Tartuffe

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Tartuffe is the most common English title for Le Tartuffe, ou l'Imposteur ("Tartuffe, or The Impostor" or "Tartuffe, or The Hypocrite") , the classic play by Molière (Jean-Baptiste Poquelin) first performed in 1664.

English versions of the title include Tartuffe, The Impostor and The Hypocrite.

Original text

Molière originally wrote a three act (lost) version of the play called Tartuffe in 1664 and it was first performed on 12 May 1664 as part of festivities known as Les Plaisirs de l'île enchantée held at the Palace of Versailles. However, this was immediately banned from public performance by King Louis XIV, though it had two further private performances in the same year.

A new five act version, entitled L'Imposteur, was performed on 5 August 1667 in the Théâtre du Palais-Royal but was immediately also banned.

In 1669 a final revised version in five acts, now under the title Le Tartuffe, was performed in the Palais-Royal theatre. This was a huge success and was the version was published under the title Le Tartuffe, ou l'Imposteur and is the one generally performed.

The play has been adapted in various ways and to various media over the past centuries.

Performance history in South Africa

Tartuffe has been one of the most popular plays by Molière in South Africa.

1952: Performed by the Repertory Players , directed by Leon Gluckman, in the Reps Theatre, 1952, starring Michael Hogan (Monsieur Orgon), André Huguenet (Tartuffe), Michael Anderson (Damis), Doreen Mantle (Elmire), Sybil Secker (Madame Pernell), Vivienne Drummond (Dorine), Norman Lane (Cleante), Richard Kissack (Valere), Maureen Sakalovsky (Mariane).

1952: Presented by K.A.T. in English in August, directed by Costa Couvara. Some of the cast members were André Huguenet and Cecilia Sonnenberg as Madame Oregon.

1967: SUKOVS (Afrikaans).

1968: An Afrikaans version, originally entitled Die Huigelaar by the translator Gerhard J. Beukes, but using the title Tartuffe for the performances, was directed by Robert Mohr for CAPAB, opening on 11 October 1968 in the Hofmeyr Theatre. Cobus Rossouw and Sandra Kotzé played the leading roles. The cast also included Jannie Gildenhuys, Nerina Ferreira, Pieter Joubert, Wena Naudé, Ernst Eloff, Heléne Carstens, Johan Malherbe, Will Bernard, Woutrine Theron, Pietro Nolte, Christo de Jongh, Pieter de Swardt. Decor by Bill Smuts, costumes by Stephen de Villiers.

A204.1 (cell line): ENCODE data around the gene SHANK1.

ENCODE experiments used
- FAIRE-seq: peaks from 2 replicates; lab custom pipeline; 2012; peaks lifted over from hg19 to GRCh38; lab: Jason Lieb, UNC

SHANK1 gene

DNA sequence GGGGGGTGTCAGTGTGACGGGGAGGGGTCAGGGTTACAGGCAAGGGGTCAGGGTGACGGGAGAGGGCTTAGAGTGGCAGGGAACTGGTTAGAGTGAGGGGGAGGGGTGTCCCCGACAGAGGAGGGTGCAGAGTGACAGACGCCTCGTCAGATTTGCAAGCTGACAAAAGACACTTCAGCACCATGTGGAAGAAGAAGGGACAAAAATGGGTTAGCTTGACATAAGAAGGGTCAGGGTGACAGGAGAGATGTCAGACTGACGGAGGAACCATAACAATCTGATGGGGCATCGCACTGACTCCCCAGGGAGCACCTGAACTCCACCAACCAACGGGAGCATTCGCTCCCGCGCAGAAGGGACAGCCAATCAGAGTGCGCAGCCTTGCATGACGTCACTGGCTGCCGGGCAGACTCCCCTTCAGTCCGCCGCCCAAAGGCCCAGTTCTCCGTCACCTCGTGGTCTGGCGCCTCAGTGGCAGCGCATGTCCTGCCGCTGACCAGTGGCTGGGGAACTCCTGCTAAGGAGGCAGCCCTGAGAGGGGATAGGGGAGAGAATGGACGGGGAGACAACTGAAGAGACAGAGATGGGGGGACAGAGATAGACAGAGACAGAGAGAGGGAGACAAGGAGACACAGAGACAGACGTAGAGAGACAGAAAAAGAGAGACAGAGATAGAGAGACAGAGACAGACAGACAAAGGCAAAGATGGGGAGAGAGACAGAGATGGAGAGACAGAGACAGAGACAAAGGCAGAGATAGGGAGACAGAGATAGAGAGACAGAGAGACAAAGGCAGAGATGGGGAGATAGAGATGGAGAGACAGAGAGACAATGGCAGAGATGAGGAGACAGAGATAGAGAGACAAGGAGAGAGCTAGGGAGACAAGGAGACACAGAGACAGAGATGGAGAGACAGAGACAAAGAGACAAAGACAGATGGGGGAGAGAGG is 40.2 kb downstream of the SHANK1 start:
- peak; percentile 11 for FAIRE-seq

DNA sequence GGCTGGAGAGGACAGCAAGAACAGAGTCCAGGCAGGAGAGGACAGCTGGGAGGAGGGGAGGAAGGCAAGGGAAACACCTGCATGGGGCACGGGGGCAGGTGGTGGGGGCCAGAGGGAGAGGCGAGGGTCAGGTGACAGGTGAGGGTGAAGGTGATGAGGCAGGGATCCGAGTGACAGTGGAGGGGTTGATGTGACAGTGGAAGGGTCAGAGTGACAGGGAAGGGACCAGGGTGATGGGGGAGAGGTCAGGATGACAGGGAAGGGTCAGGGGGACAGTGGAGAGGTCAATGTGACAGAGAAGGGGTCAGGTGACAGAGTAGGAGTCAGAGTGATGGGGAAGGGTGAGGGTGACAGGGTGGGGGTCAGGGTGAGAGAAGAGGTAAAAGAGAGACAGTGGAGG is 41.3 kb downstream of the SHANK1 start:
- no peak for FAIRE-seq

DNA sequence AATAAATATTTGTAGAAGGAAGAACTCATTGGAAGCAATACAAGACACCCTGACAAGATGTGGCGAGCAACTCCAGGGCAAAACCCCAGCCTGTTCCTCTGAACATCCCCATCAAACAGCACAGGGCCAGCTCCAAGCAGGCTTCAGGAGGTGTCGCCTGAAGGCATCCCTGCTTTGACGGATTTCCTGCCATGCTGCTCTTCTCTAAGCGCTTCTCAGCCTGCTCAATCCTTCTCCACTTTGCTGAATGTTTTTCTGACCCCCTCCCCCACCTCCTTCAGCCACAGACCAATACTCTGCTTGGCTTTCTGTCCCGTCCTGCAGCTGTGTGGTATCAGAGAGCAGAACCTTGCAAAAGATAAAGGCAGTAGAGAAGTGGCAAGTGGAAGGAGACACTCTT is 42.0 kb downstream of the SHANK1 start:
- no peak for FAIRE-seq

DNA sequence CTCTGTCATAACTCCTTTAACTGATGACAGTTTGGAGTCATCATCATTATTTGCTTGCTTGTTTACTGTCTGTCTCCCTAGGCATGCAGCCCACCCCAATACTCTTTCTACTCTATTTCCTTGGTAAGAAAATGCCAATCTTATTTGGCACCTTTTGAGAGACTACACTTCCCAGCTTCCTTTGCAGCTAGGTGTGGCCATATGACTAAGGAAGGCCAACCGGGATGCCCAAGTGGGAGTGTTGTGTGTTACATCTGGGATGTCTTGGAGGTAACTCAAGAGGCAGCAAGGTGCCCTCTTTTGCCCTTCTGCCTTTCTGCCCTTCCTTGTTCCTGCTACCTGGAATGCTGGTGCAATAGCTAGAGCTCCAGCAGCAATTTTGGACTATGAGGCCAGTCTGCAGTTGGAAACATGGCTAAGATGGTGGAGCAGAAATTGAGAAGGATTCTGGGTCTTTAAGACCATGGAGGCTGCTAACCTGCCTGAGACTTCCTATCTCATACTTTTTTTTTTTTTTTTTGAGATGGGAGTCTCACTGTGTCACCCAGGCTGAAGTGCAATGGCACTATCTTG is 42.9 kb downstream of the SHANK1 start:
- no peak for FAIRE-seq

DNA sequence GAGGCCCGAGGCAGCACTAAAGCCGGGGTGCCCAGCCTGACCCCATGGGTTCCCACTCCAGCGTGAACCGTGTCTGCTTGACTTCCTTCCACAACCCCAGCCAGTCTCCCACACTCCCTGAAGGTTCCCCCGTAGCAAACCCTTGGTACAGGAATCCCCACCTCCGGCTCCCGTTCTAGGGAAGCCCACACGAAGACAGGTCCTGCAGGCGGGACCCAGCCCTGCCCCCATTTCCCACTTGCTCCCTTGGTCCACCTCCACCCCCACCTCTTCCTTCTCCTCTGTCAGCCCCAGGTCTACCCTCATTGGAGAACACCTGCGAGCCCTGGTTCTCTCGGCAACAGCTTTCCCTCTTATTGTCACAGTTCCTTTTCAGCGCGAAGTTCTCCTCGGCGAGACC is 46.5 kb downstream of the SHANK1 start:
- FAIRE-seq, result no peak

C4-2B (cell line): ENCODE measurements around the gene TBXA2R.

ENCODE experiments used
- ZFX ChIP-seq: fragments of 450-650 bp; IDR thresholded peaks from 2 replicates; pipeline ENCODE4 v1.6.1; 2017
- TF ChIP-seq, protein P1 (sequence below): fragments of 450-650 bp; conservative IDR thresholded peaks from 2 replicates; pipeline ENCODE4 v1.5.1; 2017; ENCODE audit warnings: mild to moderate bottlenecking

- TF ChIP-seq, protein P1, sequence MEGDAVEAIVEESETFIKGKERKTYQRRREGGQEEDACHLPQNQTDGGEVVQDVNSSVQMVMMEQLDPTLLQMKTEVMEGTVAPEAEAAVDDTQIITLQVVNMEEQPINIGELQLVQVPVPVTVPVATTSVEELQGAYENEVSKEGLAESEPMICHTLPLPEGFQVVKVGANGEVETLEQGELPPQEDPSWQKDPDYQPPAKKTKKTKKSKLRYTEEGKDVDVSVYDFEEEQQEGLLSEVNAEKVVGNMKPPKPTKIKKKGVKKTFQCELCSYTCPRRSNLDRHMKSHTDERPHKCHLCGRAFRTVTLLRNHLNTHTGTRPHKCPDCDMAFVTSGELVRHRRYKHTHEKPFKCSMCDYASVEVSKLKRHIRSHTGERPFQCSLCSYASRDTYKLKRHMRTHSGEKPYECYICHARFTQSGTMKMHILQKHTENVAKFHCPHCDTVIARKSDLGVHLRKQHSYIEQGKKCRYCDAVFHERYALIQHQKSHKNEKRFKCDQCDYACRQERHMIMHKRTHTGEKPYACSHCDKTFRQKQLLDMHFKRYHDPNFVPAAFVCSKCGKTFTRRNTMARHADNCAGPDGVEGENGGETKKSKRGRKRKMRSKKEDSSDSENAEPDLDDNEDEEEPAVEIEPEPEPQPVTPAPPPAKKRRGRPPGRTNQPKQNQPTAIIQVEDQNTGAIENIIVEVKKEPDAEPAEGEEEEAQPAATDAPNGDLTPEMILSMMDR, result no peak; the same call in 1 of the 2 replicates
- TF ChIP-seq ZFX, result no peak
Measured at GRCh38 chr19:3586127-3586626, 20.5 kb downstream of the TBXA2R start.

1973: The English translation by Wilbur was staged by PACT, directed by Francois Swart, with John Hussey (Tartuffe), Margaret Inglis (Madame Pernelle), John Hayter (Orgon), Sue Kiel (Elmire), Lindsay Reardon (Damis), Annelisa Weiland (Mariane), Frantz Dobrowsky (Valere), Norman Coombes (Cleante), Janice Honeyman (Dorine), Anthony James (M. Loyal), Denis Bettesworth (A Police Officer) and Lynette Marais (Flipote). Decor by Richard Cook and costumes by Christa Scholtz.

1977: The Afrikaans version by Beukes, now performed as Die Huigelaar ) directed by Jannie Gildenhuys for PACOFS, with James Borthwick and Ernst Eloff in 1977. Also performed as opening production for the Observatory Theatre, Bloemfontein in 1979.

1978: The English verse translation by Richard Wilbur was directed by Pieter Fourie for CAPAB at the Nico Malan Theatre opening 11 August 1978 with Henry Goodman, Roger Dwyer, Peter Curtis, Lois Butlin, Jacqui Singer, Zoë Randall, Philip Godawa, Merle Lifson, Peter Cartwright, Simon Swindell, Neville Thomas or Brian Kennedy as a police officer and Sofia Berrisford. Design by Raimond Schoop, lighting by Emile Aucamp, choreography by Mavis Becker. This production was taken on tour to the H.B. Thom Theatre, Stellenbosch, the Guild Theatre in East London, Opera House in Port Elizabeth and the Monument Theatre in Grahamstown.

1986: A new Afrikaans version by Francois Swart and Tjaart Potgieter, called Die Huigelaar, performed by TRUK Toneel in 1986, in the Alexander Theatre Johannesburg and the State Theatre, Pretoria. Directed by Francois Swart, set and costumes designed by Chris van den Berg, lighting designed by Paul Pamboukian. The cast: Lida Meiring, Louis van Niekerk, Billy Second, Frank Opperman, Kim de Beer, Jakes Jacobs, Ben Kruger, Franz Marx, Ronel Kriel, Marcel van Heerden, Guy de Lancey, Bill Curry, Francois Viljoen.

1988: The Francois Swart and Tjaart Potgieter version, now entitled Tartuffe, was presented by CAPAB Drama in the Nico Malan Theatre, the first performance 15 August 1988. Jannie Gildenhuys directed , design by Dicky Longhurst, lighting by Malcolm Hurrell. Members of the cast were Marga van Rooy, Johan Malherbe, Antoinette Kellermann, Willie Fritz, Elma van Wijk, Gustav Geldenhuys, Marthinus Basson, Ernst Eloff, Marion Holm, Neels Coetzee, André Roothman, Pauline O'Kelly, Mark Hoeben.

Translations and adaptations

An English verse translation was done by Richard Wilbur.

An Afrikaans translation of Molière's Tartuffe by Gerhard J. Beukes entitled Die Huigelaar. Published in 1970 by Van Schaik.

Translated into Afrikaans by Francois Swart and Tjaart Potgieter, also titled Die Huigelaar. Unpublished.

Sources

Wikipedia [1].

Helikon, 1(6):41.31 August 1952.

Teater SA, 1(1) and (2), 1968.

PACT theatre programme, 1973.

Nico Malan Theatre pamphlet

PACOFS Drama 25 Years, 1963-1988.

Die Huigelaar (TRUK), theatre programme, 1986.

Tartuffe theatre programmes (KRUIK), 1968 and 1988.


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